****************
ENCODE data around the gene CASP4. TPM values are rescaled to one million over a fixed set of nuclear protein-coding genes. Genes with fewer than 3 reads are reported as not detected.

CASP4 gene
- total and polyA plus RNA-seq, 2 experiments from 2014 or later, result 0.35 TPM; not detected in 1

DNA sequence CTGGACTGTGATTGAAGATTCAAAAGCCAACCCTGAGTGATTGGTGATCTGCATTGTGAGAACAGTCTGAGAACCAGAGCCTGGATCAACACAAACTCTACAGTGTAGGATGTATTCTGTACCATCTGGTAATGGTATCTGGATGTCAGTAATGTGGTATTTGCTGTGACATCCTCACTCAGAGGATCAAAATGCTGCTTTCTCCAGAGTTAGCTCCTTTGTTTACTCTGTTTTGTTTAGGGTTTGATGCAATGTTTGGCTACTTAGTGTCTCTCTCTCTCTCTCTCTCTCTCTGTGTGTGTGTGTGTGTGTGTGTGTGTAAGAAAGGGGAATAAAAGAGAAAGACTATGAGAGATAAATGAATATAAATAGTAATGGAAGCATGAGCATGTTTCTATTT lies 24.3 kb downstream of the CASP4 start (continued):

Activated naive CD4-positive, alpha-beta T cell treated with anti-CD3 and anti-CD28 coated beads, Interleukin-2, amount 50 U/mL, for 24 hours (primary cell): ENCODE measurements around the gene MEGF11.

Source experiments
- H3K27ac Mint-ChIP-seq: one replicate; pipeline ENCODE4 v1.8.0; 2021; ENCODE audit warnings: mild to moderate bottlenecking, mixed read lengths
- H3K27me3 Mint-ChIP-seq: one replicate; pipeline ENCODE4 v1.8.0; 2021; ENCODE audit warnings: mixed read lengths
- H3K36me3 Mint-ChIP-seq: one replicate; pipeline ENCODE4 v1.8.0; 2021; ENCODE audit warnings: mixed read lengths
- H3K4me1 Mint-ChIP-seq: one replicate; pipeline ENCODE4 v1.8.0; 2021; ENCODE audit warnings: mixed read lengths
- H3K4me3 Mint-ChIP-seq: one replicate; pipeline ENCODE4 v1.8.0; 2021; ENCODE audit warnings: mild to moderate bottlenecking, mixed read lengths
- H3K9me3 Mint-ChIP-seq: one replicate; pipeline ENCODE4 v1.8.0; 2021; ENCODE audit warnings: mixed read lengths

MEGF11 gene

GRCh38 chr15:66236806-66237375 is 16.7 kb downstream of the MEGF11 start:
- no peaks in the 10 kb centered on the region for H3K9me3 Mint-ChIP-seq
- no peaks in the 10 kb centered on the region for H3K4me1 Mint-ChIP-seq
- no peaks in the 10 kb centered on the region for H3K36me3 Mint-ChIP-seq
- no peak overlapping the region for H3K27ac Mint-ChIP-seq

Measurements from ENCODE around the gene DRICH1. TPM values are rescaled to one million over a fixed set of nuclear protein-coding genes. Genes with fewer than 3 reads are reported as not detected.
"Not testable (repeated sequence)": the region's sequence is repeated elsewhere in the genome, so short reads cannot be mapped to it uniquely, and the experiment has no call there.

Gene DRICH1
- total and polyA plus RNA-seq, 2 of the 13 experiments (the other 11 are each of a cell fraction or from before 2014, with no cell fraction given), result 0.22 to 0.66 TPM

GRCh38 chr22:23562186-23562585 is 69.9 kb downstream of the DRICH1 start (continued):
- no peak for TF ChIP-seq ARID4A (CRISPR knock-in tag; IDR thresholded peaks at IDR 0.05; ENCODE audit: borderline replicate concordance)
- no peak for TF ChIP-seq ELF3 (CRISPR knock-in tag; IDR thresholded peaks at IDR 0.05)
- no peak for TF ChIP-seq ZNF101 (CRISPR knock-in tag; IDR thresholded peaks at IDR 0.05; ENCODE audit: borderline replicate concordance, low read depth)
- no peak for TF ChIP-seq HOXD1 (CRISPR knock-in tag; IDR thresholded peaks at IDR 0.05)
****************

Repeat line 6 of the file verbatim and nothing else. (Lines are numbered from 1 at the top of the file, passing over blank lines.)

Source experiments